State lawmakers consider commission to tie surfing back to its Hawaiian roots
Has the sport of surfing strayed from its roots? A State Surfing Commission would help connect the culture.
Local surfers continue to ride waves of success, and some will paddle out to international fame in the 2020 Olympic games in Tokyo, Japan. However, some believe the history of the sport, its legends and origins are fading.
State lawmakers have a plan they hope keeps surfing connected to its Hawaiian roots.
"Everything from the cultural aspect, to the monetizing of surfing, to the branding of surfing, it's not here," said State Senator Glenn Wakai.
As chair of the Senate Energy, Economic Development and Tourism Committee, Wakai voiced his strong support for creating a State Surfing Commission: a 15-member board focused on promoting surfing in Hawaii and educating people on its historical and cultural significance.
"I think we should have done this decades ago," he said during Monday's committee meeting.
According to the language of Senate Bill 1459, an estimated 704,000 people surf in Hawaii each year, yet many can't connect surfing to its beginnings here in the Aloha State.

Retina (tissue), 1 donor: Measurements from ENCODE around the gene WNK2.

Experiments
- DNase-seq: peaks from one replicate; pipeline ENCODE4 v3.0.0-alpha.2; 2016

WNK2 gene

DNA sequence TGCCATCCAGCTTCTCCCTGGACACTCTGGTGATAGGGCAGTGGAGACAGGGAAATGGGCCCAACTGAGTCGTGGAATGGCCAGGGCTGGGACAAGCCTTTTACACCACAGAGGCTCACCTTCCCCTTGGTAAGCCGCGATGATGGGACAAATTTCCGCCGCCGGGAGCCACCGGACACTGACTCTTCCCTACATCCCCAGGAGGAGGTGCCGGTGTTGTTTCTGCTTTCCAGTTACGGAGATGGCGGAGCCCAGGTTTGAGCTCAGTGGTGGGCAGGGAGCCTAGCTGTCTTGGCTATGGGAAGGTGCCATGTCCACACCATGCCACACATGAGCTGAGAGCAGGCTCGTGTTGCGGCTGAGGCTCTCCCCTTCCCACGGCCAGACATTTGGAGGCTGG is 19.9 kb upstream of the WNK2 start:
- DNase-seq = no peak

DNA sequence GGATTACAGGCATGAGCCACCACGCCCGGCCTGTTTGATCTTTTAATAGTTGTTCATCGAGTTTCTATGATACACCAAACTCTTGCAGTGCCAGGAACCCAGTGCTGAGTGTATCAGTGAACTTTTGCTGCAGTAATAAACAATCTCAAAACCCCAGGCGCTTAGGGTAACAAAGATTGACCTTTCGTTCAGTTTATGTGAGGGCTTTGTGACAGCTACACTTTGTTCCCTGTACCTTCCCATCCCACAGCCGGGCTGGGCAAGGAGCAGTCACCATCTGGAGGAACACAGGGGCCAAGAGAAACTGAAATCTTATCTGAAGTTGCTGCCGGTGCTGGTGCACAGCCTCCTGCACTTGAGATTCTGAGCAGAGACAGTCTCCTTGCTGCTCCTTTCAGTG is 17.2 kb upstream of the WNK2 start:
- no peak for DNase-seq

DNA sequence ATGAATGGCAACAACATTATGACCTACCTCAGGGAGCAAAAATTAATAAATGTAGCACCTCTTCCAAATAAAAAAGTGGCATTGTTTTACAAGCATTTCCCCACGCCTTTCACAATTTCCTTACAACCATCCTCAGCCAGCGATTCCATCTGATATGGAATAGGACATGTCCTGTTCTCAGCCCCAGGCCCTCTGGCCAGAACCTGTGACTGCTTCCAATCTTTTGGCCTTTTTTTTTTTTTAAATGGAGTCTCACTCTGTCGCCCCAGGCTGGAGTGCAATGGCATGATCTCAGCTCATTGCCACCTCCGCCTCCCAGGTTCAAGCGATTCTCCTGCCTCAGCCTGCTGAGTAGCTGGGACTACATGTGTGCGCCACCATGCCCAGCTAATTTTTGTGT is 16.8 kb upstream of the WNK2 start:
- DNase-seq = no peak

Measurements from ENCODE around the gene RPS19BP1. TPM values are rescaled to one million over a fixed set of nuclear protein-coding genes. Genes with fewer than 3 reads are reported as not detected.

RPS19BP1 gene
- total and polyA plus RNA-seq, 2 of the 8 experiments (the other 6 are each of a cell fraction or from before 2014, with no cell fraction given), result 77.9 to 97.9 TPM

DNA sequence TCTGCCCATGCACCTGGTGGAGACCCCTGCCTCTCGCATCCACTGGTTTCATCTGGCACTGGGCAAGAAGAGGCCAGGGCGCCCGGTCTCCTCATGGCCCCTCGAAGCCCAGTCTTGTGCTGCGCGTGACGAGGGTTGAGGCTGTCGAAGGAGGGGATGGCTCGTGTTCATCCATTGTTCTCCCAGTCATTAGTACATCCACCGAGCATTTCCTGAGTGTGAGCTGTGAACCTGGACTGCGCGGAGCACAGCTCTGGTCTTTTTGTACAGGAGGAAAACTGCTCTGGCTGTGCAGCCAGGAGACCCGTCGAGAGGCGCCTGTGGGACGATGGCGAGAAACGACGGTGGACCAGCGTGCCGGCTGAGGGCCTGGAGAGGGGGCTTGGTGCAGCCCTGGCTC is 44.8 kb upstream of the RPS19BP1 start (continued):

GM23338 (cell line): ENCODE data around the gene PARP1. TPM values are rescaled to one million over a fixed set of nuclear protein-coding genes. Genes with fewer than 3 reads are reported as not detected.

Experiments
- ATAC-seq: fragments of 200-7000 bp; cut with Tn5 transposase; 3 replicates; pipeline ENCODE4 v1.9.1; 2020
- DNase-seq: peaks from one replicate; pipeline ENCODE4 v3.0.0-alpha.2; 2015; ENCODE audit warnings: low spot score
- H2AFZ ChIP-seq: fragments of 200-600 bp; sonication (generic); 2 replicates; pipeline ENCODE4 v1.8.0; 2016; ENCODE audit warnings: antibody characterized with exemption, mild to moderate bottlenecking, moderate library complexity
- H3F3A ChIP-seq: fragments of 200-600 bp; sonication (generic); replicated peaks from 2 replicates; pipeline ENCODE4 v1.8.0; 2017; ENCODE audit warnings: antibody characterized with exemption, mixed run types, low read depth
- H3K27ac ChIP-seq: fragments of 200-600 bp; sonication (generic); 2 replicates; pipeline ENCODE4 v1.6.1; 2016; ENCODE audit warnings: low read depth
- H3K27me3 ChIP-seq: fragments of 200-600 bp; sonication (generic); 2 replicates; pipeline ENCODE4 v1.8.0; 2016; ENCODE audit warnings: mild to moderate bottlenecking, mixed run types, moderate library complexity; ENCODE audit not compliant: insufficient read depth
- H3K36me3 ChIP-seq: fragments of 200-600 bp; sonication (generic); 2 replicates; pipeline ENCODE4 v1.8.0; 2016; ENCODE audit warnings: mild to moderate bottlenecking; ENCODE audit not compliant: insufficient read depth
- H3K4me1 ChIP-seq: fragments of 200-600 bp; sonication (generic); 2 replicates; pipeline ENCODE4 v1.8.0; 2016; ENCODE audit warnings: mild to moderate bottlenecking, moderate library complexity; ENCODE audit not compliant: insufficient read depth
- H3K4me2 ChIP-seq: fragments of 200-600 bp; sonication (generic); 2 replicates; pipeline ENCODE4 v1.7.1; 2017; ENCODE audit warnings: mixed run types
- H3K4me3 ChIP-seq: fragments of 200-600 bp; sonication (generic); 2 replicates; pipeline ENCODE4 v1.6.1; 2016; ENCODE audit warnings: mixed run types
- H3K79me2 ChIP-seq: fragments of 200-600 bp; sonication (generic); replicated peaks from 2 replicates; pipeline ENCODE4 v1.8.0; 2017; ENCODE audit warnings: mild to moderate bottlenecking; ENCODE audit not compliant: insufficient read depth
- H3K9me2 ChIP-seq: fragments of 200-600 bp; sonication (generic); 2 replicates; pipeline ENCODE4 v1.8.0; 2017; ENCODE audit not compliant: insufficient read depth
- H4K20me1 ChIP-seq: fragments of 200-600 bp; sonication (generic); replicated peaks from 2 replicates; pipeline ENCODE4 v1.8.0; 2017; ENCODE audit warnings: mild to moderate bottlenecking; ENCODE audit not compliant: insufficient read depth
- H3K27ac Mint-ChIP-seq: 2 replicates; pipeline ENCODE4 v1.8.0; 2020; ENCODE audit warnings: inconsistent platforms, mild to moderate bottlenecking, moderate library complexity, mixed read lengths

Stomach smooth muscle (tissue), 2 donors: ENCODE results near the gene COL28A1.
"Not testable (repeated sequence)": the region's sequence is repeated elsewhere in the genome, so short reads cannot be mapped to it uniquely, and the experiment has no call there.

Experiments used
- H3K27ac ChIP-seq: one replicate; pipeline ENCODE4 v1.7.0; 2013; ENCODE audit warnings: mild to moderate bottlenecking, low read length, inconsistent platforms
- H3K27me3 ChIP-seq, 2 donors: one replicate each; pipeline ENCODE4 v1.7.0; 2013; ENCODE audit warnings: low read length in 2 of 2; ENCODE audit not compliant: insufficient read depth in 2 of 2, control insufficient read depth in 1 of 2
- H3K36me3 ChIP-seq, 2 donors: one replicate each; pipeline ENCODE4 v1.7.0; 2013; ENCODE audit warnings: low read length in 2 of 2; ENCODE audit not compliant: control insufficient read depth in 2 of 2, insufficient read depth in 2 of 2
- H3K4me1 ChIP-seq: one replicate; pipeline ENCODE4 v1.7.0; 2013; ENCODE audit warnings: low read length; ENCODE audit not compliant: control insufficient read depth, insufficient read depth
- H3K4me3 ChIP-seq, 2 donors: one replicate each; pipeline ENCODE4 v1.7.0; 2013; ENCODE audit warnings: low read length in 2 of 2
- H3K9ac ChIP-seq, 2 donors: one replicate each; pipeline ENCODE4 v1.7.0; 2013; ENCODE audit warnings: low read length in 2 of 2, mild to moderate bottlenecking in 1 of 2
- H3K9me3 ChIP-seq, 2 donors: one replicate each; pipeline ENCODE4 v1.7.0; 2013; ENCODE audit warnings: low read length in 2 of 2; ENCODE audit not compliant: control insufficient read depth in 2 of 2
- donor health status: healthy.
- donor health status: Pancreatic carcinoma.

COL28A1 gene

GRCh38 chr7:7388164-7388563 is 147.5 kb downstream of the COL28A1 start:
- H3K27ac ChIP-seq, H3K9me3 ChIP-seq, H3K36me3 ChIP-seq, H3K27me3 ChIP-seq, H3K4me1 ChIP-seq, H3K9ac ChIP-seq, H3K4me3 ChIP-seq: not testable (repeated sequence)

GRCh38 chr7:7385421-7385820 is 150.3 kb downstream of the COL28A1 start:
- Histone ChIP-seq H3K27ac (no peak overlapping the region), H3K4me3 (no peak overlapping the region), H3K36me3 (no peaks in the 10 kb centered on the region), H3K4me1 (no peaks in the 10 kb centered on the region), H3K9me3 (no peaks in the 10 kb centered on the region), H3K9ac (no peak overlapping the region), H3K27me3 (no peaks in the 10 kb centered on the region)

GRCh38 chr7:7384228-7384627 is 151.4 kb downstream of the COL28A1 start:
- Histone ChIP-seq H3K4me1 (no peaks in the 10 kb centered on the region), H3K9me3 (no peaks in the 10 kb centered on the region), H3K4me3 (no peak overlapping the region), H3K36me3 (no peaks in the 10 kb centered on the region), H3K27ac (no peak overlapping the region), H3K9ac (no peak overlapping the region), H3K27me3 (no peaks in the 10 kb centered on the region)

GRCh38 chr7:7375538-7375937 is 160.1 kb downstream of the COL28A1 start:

The idea's gained a lot of support from surfing organizations like The World Surf League and Da Hui, as well as the Office of Hawaiian Affairs. OHA stepped in to help bring Hawaiian culture back to the Eddie Big Wave Invitational by signing on as a sponsor to promote the sport and its roots. Under a new amendment to the bill, OHA will name members to the commission who represent the Hawaiian Community.
There were hesitations.
In the original language the commission would be under the Hawaii Department of Commerce and Consumer Affairs. DCCA had budget questions and was concerned about the commissions activities being outside of its jurisdiction. Wakai and the other senators amended the language of the bill, putting the Surfing Commission in the hands of Hawaii's Lieutenant Governor Josh Green's office.
The bill passed the committee.